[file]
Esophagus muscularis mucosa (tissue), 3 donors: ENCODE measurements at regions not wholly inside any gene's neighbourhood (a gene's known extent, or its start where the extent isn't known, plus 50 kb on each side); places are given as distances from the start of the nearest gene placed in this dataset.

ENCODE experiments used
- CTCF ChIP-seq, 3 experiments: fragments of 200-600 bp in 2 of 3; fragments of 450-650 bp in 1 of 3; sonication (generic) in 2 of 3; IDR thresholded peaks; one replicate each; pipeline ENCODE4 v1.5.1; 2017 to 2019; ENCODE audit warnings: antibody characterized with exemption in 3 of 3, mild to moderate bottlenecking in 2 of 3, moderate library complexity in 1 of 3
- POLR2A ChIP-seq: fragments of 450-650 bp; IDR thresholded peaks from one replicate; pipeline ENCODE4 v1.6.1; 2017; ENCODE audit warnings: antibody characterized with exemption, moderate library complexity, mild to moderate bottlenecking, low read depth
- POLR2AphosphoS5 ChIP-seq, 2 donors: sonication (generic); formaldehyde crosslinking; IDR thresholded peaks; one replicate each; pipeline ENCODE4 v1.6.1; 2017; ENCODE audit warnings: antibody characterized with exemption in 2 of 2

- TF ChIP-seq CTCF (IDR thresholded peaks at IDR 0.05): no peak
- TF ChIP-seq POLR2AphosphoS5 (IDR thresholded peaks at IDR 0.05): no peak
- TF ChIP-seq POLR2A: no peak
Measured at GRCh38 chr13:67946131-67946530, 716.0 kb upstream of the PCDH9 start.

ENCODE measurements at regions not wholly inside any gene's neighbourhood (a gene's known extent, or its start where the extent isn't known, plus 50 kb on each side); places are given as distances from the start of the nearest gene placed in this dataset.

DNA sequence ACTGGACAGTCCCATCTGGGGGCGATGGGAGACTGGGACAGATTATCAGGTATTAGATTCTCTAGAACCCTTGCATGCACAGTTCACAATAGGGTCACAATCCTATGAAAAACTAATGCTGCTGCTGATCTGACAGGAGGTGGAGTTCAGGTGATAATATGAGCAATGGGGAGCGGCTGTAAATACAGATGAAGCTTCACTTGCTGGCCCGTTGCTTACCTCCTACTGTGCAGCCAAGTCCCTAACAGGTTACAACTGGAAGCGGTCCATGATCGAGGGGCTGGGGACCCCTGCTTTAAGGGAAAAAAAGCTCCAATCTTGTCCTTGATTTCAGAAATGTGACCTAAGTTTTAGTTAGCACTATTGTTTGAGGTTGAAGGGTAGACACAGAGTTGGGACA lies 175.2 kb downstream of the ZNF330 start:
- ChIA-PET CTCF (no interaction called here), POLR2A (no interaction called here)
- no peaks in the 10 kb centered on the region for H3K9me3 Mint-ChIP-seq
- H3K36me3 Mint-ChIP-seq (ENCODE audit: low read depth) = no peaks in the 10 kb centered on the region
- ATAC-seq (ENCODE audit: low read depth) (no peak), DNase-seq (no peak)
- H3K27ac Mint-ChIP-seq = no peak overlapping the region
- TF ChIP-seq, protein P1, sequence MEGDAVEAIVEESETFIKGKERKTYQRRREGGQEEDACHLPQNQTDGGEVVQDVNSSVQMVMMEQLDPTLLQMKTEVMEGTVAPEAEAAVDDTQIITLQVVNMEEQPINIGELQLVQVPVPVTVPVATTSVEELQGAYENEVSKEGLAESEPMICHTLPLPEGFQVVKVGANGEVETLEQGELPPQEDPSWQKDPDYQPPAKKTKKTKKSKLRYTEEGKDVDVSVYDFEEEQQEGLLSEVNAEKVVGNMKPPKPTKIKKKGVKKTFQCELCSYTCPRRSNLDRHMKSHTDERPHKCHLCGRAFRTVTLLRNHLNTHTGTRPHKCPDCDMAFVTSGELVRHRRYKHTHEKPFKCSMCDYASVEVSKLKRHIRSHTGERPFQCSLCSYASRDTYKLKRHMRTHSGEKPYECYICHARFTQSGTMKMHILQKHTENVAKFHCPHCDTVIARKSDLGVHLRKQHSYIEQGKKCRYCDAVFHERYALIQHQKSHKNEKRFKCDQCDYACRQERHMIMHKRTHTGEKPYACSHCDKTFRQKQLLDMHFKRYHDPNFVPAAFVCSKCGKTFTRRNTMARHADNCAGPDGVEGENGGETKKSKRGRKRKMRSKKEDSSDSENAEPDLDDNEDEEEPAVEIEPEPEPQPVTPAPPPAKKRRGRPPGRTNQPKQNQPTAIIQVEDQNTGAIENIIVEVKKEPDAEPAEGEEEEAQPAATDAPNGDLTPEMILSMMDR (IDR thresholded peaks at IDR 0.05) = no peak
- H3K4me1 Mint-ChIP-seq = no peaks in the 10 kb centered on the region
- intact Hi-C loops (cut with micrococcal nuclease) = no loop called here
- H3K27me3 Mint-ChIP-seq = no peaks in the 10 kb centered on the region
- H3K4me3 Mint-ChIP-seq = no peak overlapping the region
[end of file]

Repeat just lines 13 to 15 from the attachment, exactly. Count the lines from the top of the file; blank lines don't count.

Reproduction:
- no peaks in the 10 kb centered on the region for H3K9me3 Mint-ChIP-seq
- H3K36me3 Mint-ChIP-seq (ENCODE audit: low read depth) = no peaks in the 10 kb centered on the region
- ATAC-seq (ENCODE audit: low read depth) (no peak), DNase-seq (no peak)